West Jordan, Utah
Industry: Consumer & Lifestyle
Founder Betsy Mikesell is using crowdfunding to catalyze a booming bedding business.
A few years ago Mikesell, one of the owners of Beddy's, had a great job as a hairdresser with a salon in her home. Before she started her day, she would clean, hoping to invite clients into a clean environment. Every day there seemed to be one trouble area: her sons' room.
"I am not a perfectionist, but perhaps a little OCD-ish," Mikesell admits. "My sons' room was always hard. They had bunk beds, and they never looked nice."
Mikesell thought it was just a case of boys not wanting to make their beds. "But then I got up there and realized they were right: It was hard! I skinned my knuckles trying to tuck the bedding around the rails, and I had to balance on the edge of the top bunk to get it to look right."
It follows that she got online, thinking someone, somewhere had mastered how to easily make a bunk bed and would offer a hack. But the search came up empty.
So Mikesell turned to her mother, an experienced sewer. "I went to her with my idea and she made it," says Mikesell. "It was one-piece bedding that fit onto a mattress like a fitted sheet. It could be unzipped to sleep in and zipped up in the morning."
She adds, "I was not looking to make a business, I just wanted to make my life easier. But then I had friends who said, as soon as I made it, they wanted to buy it."
Mikesell joined forces with friend Angie White and decided to start making a few sets. "We thought it would be a fun hobby," says Mikesell. "We learned quickly it was not a hobby. It was a business, and both of our families, including our husbands, are now fully involved."
The duo had to first find the right fabric and the right manufacturing partner. She learned that her product was labor-intensive, it was all handmade. "If we made it domestically, it would cost $600 per kit. We ended up going overseas."
Before she could sign a contract, she discovered she needed to come up with $250,000. "That was not an amount we had laying around!" Mikesell says.
At the same time, Mikesell heard that the show, Shark Tank, was in Las Vegas, about six hours from her home. "I had a prototype, and thought I could ask for $250,000," she remembers. "To have them even look at us, we needed a Facebook page. We had an informational video, and we posted that on the Facebook page. It was not for anyone. It was just for the show because our patent attorney told us to keep things quiet until our patent went through. But our friends saw and shared the Facebook page. Within hours, we had over 3,000 views. Then it went to 15,000 views and we had people asking to buy our product. We didn't have anything to sell them!"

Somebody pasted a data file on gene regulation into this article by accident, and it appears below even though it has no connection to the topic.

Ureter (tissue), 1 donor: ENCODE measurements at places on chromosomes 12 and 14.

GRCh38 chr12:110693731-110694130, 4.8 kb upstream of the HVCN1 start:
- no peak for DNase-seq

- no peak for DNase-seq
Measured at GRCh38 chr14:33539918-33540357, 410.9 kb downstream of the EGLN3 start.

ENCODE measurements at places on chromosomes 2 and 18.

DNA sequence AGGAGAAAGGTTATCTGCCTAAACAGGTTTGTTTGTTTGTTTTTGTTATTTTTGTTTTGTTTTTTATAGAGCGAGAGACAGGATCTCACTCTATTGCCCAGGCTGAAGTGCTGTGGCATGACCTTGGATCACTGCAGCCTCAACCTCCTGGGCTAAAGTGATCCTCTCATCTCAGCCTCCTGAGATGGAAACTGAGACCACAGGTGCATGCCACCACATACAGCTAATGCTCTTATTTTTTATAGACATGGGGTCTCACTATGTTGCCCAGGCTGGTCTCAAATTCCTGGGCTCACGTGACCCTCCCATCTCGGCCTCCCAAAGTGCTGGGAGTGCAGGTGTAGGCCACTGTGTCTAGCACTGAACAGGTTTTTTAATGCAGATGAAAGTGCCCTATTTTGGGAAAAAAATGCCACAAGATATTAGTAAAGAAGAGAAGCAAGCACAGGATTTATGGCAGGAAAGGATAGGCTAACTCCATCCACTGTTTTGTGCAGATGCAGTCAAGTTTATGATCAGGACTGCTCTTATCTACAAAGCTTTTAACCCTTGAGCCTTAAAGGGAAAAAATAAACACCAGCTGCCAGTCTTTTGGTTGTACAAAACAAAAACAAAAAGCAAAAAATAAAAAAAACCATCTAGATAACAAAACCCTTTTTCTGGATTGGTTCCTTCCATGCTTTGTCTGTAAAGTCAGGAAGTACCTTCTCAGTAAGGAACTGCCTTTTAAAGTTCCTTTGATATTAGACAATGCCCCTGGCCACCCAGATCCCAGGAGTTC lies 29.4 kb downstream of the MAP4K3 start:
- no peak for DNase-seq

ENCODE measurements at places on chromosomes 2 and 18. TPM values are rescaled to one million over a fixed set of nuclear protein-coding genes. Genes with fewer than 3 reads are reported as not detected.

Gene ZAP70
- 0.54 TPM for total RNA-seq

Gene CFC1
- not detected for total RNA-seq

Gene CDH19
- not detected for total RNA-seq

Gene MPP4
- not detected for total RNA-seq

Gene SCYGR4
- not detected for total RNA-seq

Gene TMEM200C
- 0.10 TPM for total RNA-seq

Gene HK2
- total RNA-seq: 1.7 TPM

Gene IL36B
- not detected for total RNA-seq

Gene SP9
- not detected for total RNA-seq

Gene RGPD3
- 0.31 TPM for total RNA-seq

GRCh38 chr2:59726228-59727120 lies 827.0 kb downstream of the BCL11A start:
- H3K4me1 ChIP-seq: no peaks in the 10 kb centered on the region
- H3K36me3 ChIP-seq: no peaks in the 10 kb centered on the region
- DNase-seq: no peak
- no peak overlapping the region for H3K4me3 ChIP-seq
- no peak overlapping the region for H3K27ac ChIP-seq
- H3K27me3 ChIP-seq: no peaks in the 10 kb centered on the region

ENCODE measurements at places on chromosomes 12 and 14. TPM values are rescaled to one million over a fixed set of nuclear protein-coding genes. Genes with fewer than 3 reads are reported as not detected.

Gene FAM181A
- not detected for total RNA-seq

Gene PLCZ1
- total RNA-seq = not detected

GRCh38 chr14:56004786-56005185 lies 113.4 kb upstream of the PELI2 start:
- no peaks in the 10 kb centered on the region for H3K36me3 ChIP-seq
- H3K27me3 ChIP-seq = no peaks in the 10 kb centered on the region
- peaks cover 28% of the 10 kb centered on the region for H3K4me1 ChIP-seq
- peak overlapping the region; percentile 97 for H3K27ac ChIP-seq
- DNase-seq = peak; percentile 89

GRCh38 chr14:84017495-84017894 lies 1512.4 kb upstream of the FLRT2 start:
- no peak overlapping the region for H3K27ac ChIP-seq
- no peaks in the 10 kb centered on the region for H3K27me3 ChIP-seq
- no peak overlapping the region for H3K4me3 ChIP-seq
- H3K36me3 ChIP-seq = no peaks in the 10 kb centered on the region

Mikesell returned from Shark Tank auditions without any firm commitment, so she looked to the online funding platform, Kickstarter. "But we had to drive attention to us on Kickstarter. We went on ABC's Good Things Utah. It was a nightmare. My microphone dropped and the battery fell out. It literally rolled across the floor during the interview. But the host, Nicea DeGering, loved our product. Her excitement sold it. After being on ABC4, we got the funding that we needed over that weekend. Now we really could get started."
Four years later, Mikesell is still with the same fabric mill and same factory. She and her business partner go to China twice a year. Other things have changed. "Growth is expensive," Mikesell says. "We've had to change how we handle our process, customer service, social media, how we even do our accounting. Every year we have to switch things up. We keep hiring people, and having employees is very helpful -- but they can create different work, too."
Challenges: Cash flow. Reordering takes money, explains Mikesell, and it's a continuous cycle. "I can't reorder until we sell, but we need to order so we have something to sell. We did take on an investor, and we now have a line of credit at the factory."
Opportunities: New designs and new partners. "We come out with new designs every year," says Mikesell. "It's nerve-wracking because you just have to hope it sells. We have picked designs that were not as hot as we hoped, and we've been surprised that the designs we started with continue to be our top sellers."
Beddy's also continues to work with the furniture retailer RC Willey so that customers can see the bedding in action. "Our product is hard to explain," Mikesell says. "I think we could be in every magazine, and people still would not understand. They need to see it being used."
Needs: National exposure. "We want people to know that zipper bedding exists," says Mikesell. "We need to tell our story and get the awareness out."